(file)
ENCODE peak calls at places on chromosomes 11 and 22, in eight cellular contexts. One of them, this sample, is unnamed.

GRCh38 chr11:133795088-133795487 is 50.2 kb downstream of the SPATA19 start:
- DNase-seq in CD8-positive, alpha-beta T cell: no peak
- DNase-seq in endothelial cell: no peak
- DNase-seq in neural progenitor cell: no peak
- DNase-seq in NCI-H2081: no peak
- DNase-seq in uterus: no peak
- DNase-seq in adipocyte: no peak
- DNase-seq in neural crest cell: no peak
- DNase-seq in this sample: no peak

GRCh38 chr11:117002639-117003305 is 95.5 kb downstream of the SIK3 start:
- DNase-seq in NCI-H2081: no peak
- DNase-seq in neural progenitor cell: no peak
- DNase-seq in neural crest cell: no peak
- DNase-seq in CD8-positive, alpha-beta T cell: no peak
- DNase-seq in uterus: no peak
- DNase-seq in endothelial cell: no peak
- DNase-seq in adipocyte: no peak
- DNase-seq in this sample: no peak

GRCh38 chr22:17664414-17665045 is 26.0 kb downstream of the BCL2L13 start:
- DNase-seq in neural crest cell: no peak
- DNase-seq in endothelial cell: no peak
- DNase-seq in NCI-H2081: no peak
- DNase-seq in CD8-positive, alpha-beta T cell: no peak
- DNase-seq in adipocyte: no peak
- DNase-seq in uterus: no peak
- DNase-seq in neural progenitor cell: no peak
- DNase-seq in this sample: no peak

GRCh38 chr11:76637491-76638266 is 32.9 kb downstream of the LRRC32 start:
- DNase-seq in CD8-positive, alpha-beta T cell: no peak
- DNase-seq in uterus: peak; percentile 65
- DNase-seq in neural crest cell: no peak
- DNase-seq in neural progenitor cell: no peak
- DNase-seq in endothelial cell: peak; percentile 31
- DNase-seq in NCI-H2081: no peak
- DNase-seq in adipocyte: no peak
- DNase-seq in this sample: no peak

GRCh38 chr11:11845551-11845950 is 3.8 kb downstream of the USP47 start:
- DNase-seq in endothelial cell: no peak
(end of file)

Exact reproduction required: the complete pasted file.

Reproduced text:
ENCODE peak calls at places on chromosomes 11 and 22, in eight cellular contexts. One of them, this sample, is unnamed.

GRCh38 chr11:133795088-133795487 is 50.2 kb downstream of the SPATA19 start:
- DNase-seq in CD8-positive, alpha-beta T cell: no peak
- DNase-seq in endothelial cell: no peak
- DNase-seq in neural progenitor cell: no peak
- DNase-seq in NCI-H2081: no peak
- DNase-seq in uterus: no peak
- DNase-seq in adipocyte: no peak
- DNase-seq in neural crest cell: no peak
- DNase-seq in this sample: no peak

GRCh38 chr11:117002639-117003305 is 95.5 kb downstream of the SIK3 start:
- DNase-seq in NCI-H2081: no peak
- DNase-seq in neural progenitor cell: no peak
- DNase-seq in neural crest cell: no peak
- DNase-seq in CD8-positive, alpha-beta T cell: no peak
- DNase-seq in uterus: no peak
- DNase-seq in endothelial cell: no peak
- DNase-seq in adipocyte: no peak
- DNase-seq in this sample: no peak

GRCh38 chr22:17664414-17665045 is 26.0 kb downstream of the BCL2L13 start:
- DNase-seq in neural crest cell: no peak
- DNase-seq in endothelial cell: no peak
- DNase-seq in NCI-H2081: no peak
- DNase-seq in CD8-positive, alpha-beta T cell: no peak
- DNase-seq in adipocyte: no peak
- DNase-seq in uterus: no peak
- DNase-seq in neural progenitor cell: no peak
- DNase-seq in this sample: no peak

GRCh38 chr11:76637491-76638266 is 32.9 kb downstream of the LRRC32 start:
- DNase-seq in CD8-positive, alpha-beta T cell: no peak
- DNase-seq in uterus: peak; percentile 65
- DNase-seq in neural crest cell: no peak
- DNase-seq in neural progenitor cell: no peak
- DNase-seq in endothelial cell: peak; percentile 31
- DNase-seq in NCI-H2081: no peak
- DNase-seq in adipocyte: no peak
- DNase-seq in this sample: no peak

GRCh38 chr11:11845551-11845950 is 3.8 kb downstream of the USP47 start:
- DNase-seq in endothelial cell: no peak